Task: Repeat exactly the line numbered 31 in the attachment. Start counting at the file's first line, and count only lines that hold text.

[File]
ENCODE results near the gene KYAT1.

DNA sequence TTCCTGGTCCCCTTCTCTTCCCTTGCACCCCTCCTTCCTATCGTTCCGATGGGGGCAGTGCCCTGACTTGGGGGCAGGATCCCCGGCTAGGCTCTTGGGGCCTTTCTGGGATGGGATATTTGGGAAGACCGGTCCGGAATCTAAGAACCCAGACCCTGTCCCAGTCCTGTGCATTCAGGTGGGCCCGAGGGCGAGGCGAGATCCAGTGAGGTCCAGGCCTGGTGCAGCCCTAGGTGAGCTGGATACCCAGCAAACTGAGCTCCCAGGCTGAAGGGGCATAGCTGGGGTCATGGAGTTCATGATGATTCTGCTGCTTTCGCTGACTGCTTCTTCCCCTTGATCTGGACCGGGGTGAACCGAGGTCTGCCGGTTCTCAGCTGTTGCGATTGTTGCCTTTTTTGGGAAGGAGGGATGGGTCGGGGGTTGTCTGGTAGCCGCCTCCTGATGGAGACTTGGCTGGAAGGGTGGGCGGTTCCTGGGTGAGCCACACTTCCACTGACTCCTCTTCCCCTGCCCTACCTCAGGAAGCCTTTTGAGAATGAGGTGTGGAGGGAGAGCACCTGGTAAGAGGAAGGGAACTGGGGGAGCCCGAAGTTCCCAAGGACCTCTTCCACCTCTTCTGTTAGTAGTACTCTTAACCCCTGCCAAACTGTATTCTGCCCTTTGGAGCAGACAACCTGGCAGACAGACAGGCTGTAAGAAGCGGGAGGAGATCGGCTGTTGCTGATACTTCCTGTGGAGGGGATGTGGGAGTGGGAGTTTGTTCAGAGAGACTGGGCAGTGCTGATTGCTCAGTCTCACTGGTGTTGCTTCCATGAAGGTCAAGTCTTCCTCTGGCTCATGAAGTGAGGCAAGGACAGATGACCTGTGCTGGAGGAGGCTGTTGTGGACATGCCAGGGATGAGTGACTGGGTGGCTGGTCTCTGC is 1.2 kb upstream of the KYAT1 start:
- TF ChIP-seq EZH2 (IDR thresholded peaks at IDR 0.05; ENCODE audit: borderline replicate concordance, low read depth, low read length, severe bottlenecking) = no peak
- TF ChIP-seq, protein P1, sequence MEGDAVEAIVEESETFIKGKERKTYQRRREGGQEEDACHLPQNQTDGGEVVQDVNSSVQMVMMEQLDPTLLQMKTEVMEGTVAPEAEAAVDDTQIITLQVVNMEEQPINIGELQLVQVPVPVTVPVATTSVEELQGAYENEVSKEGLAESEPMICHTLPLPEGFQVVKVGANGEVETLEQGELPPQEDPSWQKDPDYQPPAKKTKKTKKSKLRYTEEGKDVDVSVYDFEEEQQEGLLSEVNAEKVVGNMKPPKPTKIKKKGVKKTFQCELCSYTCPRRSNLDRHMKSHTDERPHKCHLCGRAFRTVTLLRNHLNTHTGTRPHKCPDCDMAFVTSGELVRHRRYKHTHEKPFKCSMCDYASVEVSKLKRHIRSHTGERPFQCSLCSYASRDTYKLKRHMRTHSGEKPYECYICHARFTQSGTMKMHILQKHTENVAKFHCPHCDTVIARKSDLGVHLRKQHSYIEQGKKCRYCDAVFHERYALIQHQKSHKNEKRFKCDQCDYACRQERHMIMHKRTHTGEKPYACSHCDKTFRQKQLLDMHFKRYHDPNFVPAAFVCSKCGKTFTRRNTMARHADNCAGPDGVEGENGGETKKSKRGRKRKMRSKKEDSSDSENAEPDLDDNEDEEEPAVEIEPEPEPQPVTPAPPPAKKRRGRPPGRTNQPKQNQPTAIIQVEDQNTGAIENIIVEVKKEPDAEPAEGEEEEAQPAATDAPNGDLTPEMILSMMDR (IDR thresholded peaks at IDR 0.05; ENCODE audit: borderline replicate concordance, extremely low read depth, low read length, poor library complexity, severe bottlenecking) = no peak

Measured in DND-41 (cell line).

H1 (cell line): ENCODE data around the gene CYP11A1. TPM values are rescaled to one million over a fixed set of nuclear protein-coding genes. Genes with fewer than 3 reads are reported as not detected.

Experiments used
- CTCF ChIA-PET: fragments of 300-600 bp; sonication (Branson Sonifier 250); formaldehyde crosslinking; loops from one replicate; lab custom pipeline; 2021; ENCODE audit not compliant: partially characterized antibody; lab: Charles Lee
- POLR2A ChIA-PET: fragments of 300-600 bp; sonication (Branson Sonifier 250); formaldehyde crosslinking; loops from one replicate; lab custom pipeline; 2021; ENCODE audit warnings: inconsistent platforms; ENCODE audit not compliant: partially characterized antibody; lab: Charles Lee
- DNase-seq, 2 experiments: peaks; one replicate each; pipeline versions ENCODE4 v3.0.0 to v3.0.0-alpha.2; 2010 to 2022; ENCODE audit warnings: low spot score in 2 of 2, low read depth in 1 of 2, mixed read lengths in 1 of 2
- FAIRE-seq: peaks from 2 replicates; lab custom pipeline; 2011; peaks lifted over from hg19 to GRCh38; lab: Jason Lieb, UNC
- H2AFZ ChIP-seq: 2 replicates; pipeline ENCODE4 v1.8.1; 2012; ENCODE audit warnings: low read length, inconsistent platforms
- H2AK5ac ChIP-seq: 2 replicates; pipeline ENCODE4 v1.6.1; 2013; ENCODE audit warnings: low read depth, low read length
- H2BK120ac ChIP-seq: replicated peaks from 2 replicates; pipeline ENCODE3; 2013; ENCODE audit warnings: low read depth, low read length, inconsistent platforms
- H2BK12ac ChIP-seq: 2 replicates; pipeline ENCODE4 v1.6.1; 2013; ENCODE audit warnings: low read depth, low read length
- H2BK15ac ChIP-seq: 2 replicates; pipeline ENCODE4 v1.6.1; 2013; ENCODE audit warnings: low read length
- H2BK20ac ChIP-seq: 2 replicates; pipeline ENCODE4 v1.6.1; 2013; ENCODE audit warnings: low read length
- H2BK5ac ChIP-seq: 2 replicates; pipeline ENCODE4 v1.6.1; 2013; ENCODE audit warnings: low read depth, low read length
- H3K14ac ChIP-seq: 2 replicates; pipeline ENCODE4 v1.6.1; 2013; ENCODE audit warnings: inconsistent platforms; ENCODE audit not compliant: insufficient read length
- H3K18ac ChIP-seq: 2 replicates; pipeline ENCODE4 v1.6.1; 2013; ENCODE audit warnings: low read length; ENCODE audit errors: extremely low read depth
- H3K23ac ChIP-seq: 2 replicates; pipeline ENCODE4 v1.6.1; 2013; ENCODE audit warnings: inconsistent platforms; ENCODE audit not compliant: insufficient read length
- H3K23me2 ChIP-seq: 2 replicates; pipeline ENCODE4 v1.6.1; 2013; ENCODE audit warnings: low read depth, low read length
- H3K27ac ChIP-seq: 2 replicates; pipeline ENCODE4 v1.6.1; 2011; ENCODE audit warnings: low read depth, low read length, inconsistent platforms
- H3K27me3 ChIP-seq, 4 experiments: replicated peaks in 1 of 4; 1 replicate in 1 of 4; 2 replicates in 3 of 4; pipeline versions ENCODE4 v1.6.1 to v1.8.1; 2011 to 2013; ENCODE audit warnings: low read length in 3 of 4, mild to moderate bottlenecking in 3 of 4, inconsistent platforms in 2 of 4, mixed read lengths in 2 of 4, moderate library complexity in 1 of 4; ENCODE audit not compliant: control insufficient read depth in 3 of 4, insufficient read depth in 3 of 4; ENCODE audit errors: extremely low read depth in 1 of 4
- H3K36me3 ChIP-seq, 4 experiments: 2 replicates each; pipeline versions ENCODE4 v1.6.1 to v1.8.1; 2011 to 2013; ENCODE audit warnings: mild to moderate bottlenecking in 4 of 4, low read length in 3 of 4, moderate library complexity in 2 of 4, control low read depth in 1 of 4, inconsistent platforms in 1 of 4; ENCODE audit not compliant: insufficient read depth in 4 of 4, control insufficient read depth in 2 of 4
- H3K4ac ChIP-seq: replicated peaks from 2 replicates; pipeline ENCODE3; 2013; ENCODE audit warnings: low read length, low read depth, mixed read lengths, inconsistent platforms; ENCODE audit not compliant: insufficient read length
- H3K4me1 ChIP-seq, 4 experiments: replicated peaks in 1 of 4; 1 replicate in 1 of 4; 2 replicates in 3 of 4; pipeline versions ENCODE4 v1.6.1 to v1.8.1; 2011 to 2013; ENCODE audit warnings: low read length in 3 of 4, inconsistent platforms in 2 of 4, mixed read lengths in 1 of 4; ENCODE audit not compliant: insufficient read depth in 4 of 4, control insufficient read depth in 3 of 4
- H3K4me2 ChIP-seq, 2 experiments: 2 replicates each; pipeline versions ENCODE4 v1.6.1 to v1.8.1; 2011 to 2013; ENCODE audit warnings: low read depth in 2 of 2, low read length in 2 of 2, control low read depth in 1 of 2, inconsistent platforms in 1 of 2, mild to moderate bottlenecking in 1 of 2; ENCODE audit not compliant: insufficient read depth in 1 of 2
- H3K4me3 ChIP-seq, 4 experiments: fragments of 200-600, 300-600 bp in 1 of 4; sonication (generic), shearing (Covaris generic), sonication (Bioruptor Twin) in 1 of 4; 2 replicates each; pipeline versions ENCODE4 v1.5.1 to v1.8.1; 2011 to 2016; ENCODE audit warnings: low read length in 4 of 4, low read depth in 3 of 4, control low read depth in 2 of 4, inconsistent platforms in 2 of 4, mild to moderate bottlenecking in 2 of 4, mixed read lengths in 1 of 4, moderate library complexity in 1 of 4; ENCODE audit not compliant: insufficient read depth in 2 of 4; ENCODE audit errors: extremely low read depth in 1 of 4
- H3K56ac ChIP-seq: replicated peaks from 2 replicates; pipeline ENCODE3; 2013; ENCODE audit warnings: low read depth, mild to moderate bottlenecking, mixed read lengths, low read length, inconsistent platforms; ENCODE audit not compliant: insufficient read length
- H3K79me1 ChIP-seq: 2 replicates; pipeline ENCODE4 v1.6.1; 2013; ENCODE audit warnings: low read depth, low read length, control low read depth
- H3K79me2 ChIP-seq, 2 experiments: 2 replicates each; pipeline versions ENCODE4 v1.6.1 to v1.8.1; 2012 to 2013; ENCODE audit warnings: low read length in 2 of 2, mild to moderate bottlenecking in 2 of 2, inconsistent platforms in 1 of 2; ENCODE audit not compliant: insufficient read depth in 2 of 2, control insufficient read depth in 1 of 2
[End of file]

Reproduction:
- H3K79me1 ChIP-seq: 2 replicates; pipeline ENCODE4 v1.6.1; 2013; ENCODE audit warnings: low read depth, low read length, control low read depth